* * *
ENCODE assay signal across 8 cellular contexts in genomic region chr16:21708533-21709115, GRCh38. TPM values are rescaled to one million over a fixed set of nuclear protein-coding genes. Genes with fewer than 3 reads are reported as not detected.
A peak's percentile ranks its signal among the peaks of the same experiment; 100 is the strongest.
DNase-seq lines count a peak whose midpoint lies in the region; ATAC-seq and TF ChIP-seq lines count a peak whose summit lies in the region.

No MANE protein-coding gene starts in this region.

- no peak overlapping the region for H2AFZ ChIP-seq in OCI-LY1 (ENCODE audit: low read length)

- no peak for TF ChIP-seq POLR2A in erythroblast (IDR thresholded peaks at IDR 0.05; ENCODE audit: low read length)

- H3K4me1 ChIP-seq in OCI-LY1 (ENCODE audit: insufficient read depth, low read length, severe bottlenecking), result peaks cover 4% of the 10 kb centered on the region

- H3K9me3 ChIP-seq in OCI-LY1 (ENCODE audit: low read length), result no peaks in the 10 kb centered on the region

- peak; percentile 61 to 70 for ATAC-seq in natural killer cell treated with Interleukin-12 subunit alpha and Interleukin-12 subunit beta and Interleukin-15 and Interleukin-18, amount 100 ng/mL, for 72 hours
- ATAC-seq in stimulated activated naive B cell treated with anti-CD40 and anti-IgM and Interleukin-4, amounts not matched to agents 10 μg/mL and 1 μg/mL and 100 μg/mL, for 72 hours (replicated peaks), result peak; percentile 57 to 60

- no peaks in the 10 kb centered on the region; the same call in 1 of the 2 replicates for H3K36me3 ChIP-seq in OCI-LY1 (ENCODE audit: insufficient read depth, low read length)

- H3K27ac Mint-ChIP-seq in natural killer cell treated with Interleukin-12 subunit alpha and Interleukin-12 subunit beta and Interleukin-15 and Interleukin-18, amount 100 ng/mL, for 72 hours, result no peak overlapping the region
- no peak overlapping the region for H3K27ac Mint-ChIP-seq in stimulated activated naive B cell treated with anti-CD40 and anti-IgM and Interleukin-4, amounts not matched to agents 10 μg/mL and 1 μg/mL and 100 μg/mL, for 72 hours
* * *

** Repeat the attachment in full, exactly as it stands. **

ENCODE assay signal across 8 cellular contexts in genomic region chr16:21708533-21709115, GRCh38. TPM values are rescaled to one million over a fixed set of nuclear protein-coding genes. Genes with fewer than 3 reads are reported as not detected.
A peak's percentile ranks its signal among the peaks of the same experiment; 100 is the strongest.
DNase-seq lines count a peak whose midpoint lies in the region; ATAC-seq and TF ChIP-seq lines count a peak whose summit lies in the region.

No MANE protein-coding gene starts in this region.

- no peak overlapping the region for H2AFZ ChIP-seq in OCI-LY1 (ENCODE audit: low read length)

- no peak for TF ChIP-seq POLR2A in erythroblast (IDR thresholded peaks at IDR 0.05; ENCODE audit: low read length)

- H3K4me1 ChIP-seq in OCI-LY1 (ENCODE audit: insufficient read depth, low read length, severe bottlenecking), result peaks cover 4% of the 10 kb centered on the region

- H3K9me3 ChIP-seq in OCI-LY1 (ENCODE audit: low read length), result no peaks in the 10 kb centered on the region

- peak; percentile 61 to 70 for ATAC-seq in natural killer cell treated with Interleukin-12 subunit alpha and Interleukin-12 subunit beta and Interleukin-15 and Interleukin-18, amount 100 ng/mL, for 72 hours
- ATAC-seq in stimulated activated naive B cell treated with anti-CD40 and anti-IgM and Interleukin-4, amounts not matched to agents 10 μg/mL and 1 μg/mL and 100 μg/mL, for 72 hours (replicated peaks), result peak; percentile 57 to 60

- no peaks in the 10 kb centered on the region; the same call in 1 of the 2 replicates for H3K36me3 ChIP-seq in OCI-LY1 (ENCODE audit: insufficient read depth, low read length)

- H3K27ac Mint-ChIP-seq in natural killer cell treated with Interleukin-12 subunit alpha and Interleukin-12 subunit beta and Interleukin-15 and Interleukin-18, amount 100 ng/mL, for 72 hours, result no peak overlapping the region
- no peak overlapping the region for H3K27ac Mint-ChIP-seq in stimulated activated naive B cell treated with anti-CD40 and anti-IgM and Interleukin-4, amounts not matched to agents 10 μg/mL and 1 μg/mL and 100 μg/mL, for 72 hours